Recognizing the Big Picture - About the Roots of Discrimination

Recently I had a conversation in which - once again - it was claimed that we all have the same chance to be successful, regardless of the color of our skin. The example was given that George Floyd, a criminal who took drugs, should not be celebrated as a "hero".

There are two points about this statement that I find highly critical.

Problematic statements that I hear repeatedly:

1. "I don't see colors." "We are all the same." "Any person can go from washing plates to making millions if only a great effort is made."

2. "Black men and men of color are just more criminal too." "Black men do drugs."


When we do not see differences between people, we do not acknowledge the barriers that deny people access to spaces and resources. What does this mean in concrete terms? Because of various forms of oppression, so-called "-isms," we do not all have the same starting conditions. In addition to racism, these forms include, for example, discrimination based on religion, gender, physical or mental abilities, and age, among many other characteristics.

All forms have a common basis: prejudice and power. Ellen Wagner

This can be identified at four levels, which are interrelated ("The 4 I's of Oppression").

Ideological: The belief used to create a system of inequality in which people with certain identities have power and others have less or none (societal prejudices such as that non-white people are worth less).

Institutional: An organization or system of organizations that reinforce or perpetuate an ideology (e.g., racial profiling in the police or the exclusion of applicants with foreign-sounding names in the job application process).

Interpersonal: The interaction between people that perpetuates an ideology (e.g., microaggressions toward a Black person born and raised in Germany "You speak good German.", "Where are you from?", or grabbing the hair of a person of color without being asked).

Internalized: How an ideology shapes our worldview and beliefs, which ultimately affects our relationship with ourselves and all other people (e.g., my Black daughter's perception that her skin color and hair were not beautiful. One day she came back from kindergarten crying "I don't want to have this skin color and I don't want to have this hair.").

So the more we conform to the so-called "norm" of the country - in the context of racism in Germany: German by birth, white, and speaking accent-free German - the less to no racism we experience. If one of the characteristics is absent, we are considered "white passing" and may be seen as 'German'. Nevertheless, we experience exclusion or discrimination because we do not quite belong. This principle can be applied to all other forms of oppression. In the context of people with disabilities, we may be seen as not disabled, yet have a chronic condition such as diabetes or depression.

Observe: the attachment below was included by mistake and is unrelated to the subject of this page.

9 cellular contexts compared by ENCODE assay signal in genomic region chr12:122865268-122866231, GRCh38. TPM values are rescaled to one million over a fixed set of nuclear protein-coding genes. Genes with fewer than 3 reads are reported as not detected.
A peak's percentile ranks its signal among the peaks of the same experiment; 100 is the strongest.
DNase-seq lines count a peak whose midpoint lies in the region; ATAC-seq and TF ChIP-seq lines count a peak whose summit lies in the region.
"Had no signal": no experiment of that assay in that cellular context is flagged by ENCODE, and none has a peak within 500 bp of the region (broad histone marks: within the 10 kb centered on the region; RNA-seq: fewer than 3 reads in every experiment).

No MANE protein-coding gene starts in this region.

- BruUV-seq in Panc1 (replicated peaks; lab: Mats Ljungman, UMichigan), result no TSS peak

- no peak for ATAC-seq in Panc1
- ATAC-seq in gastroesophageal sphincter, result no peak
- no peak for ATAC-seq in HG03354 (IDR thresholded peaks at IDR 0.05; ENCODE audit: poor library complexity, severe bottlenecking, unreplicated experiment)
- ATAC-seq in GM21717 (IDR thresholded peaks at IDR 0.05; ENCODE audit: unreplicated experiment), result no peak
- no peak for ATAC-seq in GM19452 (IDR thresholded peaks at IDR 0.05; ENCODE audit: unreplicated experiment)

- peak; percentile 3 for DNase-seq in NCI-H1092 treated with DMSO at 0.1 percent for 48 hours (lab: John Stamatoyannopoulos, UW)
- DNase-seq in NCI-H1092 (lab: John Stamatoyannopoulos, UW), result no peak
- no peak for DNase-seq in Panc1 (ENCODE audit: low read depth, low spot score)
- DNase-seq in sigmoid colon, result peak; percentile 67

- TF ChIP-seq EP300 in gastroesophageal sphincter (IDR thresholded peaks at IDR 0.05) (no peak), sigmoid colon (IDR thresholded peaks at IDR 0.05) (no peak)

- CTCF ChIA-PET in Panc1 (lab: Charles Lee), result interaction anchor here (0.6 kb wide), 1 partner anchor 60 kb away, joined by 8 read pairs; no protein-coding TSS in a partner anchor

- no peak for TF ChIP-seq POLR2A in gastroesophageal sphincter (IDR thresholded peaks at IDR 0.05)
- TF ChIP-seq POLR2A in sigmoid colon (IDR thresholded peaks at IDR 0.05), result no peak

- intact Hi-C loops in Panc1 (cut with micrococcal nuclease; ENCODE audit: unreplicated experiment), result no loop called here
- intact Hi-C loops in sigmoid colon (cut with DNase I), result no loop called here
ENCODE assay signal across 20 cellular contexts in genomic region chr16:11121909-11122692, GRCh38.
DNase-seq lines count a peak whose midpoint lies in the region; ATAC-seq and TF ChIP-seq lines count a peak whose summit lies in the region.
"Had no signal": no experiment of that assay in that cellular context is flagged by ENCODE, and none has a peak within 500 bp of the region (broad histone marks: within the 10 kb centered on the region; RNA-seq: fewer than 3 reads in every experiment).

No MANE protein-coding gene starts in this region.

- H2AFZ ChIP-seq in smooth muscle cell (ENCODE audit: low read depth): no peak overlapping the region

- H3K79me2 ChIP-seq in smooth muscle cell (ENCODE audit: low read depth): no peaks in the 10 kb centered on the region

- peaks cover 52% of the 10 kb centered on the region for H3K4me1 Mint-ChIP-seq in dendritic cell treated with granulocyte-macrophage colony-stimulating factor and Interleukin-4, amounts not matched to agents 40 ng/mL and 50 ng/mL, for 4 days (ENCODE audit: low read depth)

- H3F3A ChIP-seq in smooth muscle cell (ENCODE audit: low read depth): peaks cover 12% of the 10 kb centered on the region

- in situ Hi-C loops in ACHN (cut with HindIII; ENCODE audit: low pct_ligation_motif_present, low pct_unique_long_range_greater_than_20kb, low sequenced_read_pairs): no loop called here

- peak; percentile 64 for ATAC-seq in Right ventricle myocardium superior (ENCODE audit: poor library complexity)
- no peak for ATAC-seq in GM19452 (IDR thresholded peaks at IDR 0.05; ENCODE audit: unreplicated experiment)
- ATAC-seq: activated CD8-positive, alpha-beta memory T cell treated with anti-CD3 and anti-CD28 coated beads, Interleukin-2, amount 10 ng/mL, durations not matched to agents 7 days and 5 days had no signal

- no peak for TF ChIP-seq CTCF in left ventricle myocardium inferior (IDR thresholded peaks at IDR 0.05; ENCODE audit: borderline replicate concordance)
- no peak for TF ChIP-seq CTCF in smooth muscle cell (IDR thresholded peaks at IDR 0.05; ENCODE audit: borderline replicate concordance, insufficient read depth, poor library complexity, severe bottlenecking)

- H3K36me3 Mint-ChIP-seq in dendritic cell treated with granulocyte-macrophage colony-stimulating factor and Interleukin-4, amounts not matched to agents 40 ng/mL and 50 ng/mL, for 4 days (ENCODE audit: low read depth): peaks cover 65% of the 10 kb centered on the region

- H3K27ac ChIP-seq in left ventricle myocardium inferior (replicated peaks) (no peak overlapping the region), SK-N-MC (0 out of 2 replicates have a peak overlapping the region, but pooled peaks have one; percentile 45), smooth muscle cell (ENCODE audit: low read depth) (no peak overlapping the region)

Stereotypes and the danger of a snapshot

Ever heard of the "confirmation bias?" For example, if we think that Black people are more likely to be criminals and poor compared to white people, we are also more likely to perceive what we think we already know, thus confirming our assumptions. This means that we are more likely to perceive criminal Black people in the media or Black homeless people on the street, even though this is statistically incorrect.

Our brain plays many tricks on us that we are not even consciously aware of, which is why these cognitive biases are also called 'unconscious'. If we are fed with the same stereotypes over and over again (see the representation of black people in Hollywood movies), these images inevitably become anchored in our consciousness and lead to the fact that we inevitably put people into boxes and in the worst case devalue or discriminate against them.

If we only evaluate what is superficially visible in situations, we overlook structural problems that have led to a problem. If people are denied access to a good education and thus have reduced opportunities in the job market, they do not have the same opportunities and access to wealth as privileged people who belong to the middle class, for example. When police disproportionately patrol non-white people, it naturally creates the impression that those are also more criminal - even though this is statistically false*.

It's complex. And discussions on the topic of racism and other discrimination are very exhausting - for affected people as well as for non-affected people. Nevertheless, my appeal to all those who have not yet dealt with the issues: Educate yourself! Even if the topics (seemingly) do not concern you at first: If you do not actively oppose the oppression of people, you are complicit in discriminating against others and perpetuating the system of prejudice and power. Some benefit from the systematic oppression of others - but we all benefit much more from a world where discrimination no longer has a place.

Nothing in life worth having is entirely free, but I won't cost as much as you think. Robert Livingston

Start today. Share this article with your network. Attend my anti-racism workshops or those of my fabulous colleagues and actively work to make the world a more just place for all - even Babysteps are okay.

* or (German)